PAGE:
Lack of regulatory body hampers construction industry

Martin Endjala

With the lack of a sector council or regulator, the construction industry will continue to be negatively impacted by economic factors which will result in the sector not yielding any growth.

According to Simonis and Storm Economist, Theo Klein, the situation is likely to persist and it will weigh on the profitability of local operators in the construction industry.

“Apart from calling on more investor-friendly policies, since 2006 the Construction Industry Federation has argued for a construction council that would serve in the interest of local capacitation and effective regulation of the sector. This has however not been realized to date l,” Klein explained.

Klein said that the lack of political will to establish a sector regulator is concerning and should be made a priority for the government.

“The construction industry has been facing significant growth challenges since 2016. In that year, the industry experienced a 41 percent year-on-year contraction and has remained in negative growth territory ever since, reporting a further annual contraction of 16 percent in 2022 based on preliminary National Accounts from the Namibian Statistics Agency,” he said.

According to the NSA, 2022’s poor performance was reflected in both the civil engineering and related services and buildings and related services categories of construction works, which experienced reductions in 2022.

Additionally, the gross fixed capital formation such as investment net of depreciation for buildings and construction works has also been on a declining trend, decreasing by 26 percent year-on-year in buildings and -3.5 percent year-on-year in construction works in 2022.

The Economist stated that the outlook on the construction sector remains bleak and is most likely set to contribute negatively towards the GDP calculation for 2023 and given the government once again reducing its development budget.

“Local contractors will depend more on private projects where competition to tender for projects under a restricted development budget is at an all-time high according to the Construction Industry Federation,” he said.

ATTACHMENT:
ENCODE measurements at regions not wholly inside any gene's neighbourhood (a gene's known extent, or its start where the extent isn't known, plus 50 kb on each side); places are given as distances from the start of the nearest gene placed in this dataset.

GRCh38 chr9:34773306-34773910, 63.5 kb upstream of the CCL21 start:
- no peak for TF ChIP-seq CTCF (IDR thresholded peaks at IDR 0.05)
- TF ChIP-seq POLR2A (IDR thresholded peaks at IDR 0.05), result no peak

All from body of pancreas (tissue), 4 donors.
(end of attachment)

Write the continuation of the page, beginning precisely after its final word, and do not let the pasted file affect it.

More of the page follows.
In addition, Namibian contractors also have to compete against foreign companies and smaller Namibian construction businesses have been displaced by larger, more established contractors.

“The competition in the sector is extremely fierce, with politically connected individuals receiving tenders but who do not have the necessary skills and equipment to carry out the tasks and so sub-contract to more adequate contractors,” Klein added.

He noted that this situation has also contributed to project deliverables not being achieved as well as certain infrastructure projects stalling.

Meanwhile, on a monthly basis, Windhoek’s approved building plans saw an impressive increase of 67 percent from February 2023, rising from 117 to 195 approvals.

Swakopmund experienced a modest monthly increase of three percent with approval of projects increasing from 63 to 65.

However, on an annual basis, Windhoek’s approvals in building plans experienced a decline of 21 percent, while Swakopmund’s approvals saw a remarkable increase of 91 percent, from 34 to 65. The latter can be attributed to a low base effect.Despite the positive monthly results, the total number of approvals for both Windhoek and Swakopmund decreased by 23 percent during the first quarter of 2023 compared to the fourth quarter of 2022.

Similarly, the number of completed building projects also experienced a decrease of 14 percent.

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